|Stories - Part Five: Relationships and Communication|
We do things as part of a group. We have relationships with people in many ways. We may see someone in a local shop several times a week for years yet never know their name. We may meet a stranger on a plane and hear their whole life story, yet never see them again. We may meet past lovers in the street and not recognise them. We may see a stranger in the street and remember their face for years. The nature of our relationships is the basis of our life.
Here are the most common relationships:
In some ways our relationships are changing all the time. We get nearer or further from people for all sorts of reasons. We find help from people we least suspected, and find those we trust are sometimes not what they seemed. Our efforts to form stable relationships are a driving force in our lives. We want to be loved, respected, known, and sometimes even feared by others. Relationships are very complex, and almost never what they seem to be. Here are a few variations on the 'Man loves woman' theme:
It would be easy to think up more variations. The term 'happy ever after' is strictly for fairy tales. The key point in examining relationships is to see what point they serve.
People form relationships because they are lonely, because they are bored, because they are attracted to someone, because they feel someone can be of use to them, because they have no choice.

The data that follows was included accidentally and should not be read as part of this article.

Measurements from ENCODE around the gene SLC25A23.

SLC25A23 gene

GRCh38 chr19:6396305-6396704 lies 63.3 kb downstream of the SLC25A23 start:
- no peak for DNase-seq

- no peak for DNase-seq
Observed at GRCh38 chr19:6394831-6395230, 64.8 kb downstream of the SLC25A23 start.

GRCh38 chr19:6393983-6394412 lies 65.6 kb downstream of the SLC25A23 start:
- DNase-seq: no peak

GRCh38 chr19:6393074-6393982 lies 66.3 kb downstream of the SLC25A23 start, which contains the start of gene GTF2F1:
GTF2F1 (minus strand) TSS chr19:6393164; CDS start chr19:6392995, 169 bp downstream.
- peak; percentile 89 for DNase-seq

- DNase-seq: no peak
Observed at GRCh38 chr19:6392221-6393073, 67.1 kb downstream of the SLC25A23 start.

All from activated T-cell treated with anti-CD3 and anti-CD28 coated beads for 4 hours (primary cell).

People who move around a lot may find it easy to make relationships quickly, and not be upset when the relationship ends. Other people invest a lot more of themselves in relationships, and expect it to be returned. Some relationships will stand the test of time and strain, while others will crash for trivial reasons. Good friends may split over love, money, or beliefs. Good friends may be found who share trivial interests.
The reasons for friendship are not always stated in stories, but are implicitly there. Sherlock Holmes needs Watson to admire him when he makes his deductions. Bugs Bunny will talk to the audience from time to time to share his thoughts. A relationship of some form or other, even as enemies, serves the purpose of acknowledging us. Sherlock Holmes' life was partly dependent on having Dr. Moriarty as a good enemy, and in other circumstances they might well have been friends.
Search: Types of human relationships
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